Hybrid Central Lakes College ceremonies honor grads: Speakers recap trying year, ultimate success
Students attended in-person ceremonies, while their family and loved ones watched the recording from home.
Central Lakes College graduates entered the next phase of their lives after commencement ceremonies last week.
"It is our favorite day of the year — absolutely our favorite because everything that we do here at Central Lakes College is designed to help you be successful," CLC President Hara Charlier told the class of 2021 during their ceremonies May 12-14.
Most graduates attended in person, while friends, family and loved ones watched the recorded ceremonies virtually.
Not only were the graduates celebrating the end of their educational journey at CLC, but so were the instructors and staff members celebrating what they learned from the students, Charlier said. The class of 2021, she said, taught them three things.
The first is resilience.
“Every one of you has prioritized your education with really busy lives in the face of challenges that most of us could have never seen or imagined. Many of you have dealt with profound life changes — loss, concerns about mental or physical health, concerns about your family or just concerns about life,” Charlier said. “... Yet, you did not give up. And the truth is, nobody would have blamed you if you had, but you didn’t stop. Or you paused and you came back. It is truly inspiring.”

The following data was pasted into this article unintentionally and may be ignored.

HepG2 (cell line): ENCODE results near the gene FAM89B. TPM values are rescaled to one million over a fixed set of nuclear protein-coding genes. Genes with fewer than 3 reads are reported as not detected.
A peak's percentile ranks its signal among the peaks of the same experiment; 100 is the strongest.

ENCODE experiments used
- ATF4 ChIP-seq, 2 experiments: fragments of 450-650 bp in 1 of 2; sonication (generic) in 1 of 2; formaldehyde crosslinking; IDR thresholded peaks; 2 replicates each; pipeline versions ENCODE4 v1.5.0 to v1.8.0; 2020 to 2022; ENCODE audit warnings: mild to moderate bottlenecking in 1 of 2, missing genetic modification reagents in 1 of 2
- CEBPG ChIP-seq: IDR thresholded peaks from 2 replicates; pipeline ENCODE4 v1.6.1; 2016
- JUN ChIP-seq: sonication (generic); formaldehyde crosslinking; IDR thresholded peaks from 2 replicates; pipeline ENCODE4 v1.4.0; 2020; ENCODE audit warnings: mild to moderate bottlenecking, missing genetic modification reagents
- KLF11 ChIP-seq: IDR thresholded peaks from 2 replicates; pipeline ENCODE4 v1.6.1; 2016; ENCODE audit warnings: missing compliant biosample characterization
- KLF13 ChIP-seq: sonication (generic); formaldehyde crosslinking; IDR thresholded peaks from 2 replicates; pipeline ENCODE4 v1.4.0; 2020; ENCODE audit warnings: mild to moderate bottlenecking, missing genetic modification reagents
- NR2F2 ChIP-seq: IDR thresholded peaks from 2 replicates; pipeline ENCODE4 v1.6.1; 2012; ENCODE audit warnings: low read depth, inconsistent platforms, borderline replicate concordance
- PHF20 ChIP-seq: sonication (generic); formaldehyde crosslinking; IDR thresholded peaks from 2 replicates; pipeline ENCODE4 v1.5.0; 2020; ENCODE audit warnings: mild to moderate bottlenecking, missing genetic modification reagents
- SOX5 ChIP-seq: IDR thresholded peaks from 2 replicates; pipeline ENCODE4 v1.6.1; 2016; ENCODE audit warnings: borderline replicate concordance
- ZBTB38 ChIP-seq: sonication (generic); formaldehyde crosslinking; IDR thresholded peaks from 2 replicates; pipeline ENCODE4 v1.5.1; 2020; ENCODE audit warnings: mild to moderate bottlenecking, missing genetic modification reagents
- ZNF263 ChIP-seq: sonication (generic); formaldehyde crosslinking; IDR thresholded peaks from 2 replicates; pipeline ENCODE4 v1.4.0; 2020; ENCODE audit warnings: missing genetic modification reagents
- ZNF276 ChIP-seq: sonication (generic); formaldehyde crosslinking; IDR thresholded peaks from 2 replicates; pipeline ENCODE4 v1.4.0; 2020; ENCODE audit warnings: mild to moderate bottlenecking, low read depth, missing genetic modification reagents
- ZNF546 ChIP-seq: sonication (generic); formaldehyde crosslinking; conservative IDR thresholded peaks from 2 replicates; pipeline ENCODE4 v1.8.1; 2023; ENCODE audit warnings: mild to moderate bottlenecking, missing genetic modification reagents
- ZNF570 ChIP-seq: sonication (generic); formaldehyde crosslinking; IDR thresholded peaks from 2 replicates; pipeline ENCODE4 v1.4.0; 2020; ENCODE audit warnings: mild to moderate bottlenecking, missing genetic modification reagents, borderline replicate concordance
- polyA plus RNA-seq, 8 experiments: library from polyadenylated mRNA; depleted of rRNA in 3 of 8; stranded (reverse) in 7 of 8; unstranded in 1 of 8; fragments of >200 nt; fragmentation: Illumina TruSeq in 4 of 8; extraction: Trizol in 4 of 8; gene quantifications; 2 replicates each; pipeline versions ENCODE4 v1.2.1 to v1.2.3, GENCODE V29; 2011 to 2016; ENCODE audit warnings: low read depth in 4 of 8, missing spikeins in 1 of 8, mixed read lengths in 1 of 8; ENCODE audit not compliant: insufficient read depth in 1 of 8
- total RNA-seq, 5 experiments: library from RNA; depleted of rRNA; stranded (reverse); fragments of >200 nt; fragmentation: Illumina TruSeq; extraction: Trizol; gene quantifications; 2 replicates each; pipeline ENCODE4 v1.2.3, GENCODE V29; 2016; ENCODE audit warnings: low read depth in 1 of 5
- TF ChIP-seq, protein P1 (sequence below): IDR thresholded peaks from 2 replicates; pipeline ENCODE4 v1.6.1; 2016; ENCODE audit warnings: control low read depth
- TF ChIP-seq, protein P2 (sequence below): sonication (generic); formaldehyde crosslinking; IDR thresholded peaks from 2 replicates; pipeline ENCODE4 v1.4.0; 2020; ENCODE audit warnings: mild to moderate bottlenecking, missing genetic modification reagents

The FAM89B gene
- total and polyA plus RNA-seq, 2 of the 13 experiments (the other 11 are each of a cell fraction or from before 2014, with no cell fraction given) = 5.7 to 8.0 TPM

That resilience showed itself in overcoming the challenges of Zoom classes and being faced with empty toilet paper shelves at the grocery store, Brainerd Student Senate President Ben Schlegel told students during his speech.
But those abnormalities, he said, may also be what this year’s graduates remember and — with time — come to miss.
“We will miss seeing our peers’ foreheads,” he said. “Perhaps what we will miss most is going on the journey, the quest … to find that darn unmute button after, of course, we have been talking to ourselves for a solid 30 seconds and everyone reminds us very nicely that they can’t hear us.”
Or maybe they won’t miss those things, he said, but they will always remember those imperfect days. And chasing perfection, according to Charlier, is the second lesson the class of 2021 taught their instructors.
“We know that we live in a very imperfect world. We didn’t need that reminder, but we got it. And we all know that none of us is perfect,” Charlier said. “Yes, some of you — some of us — hold yourselves to very high standards, extraordinarily high standards. … But this year, more than ever, because of your courage, you helped us to celebrate your imperfection and then watch your success.”
The last lesson was simple — kindness.
“Simply being kind really matters a whole lot more than a simple word seems like it should,” Charlier said. “And it matters, particularly in today’s world. The class of 2021 has been through a lot. You’ll all have your own stories, yet you have been extraordinarily kind and compassionate to your fellow students.”
Wade Hofius, Staples Student Senate president, shared examples of the student kindness he saw on campus this past year, with Staples Student Senate allocating funds to the food pantry and students helping out with events like pop-up food pantries and blood drives.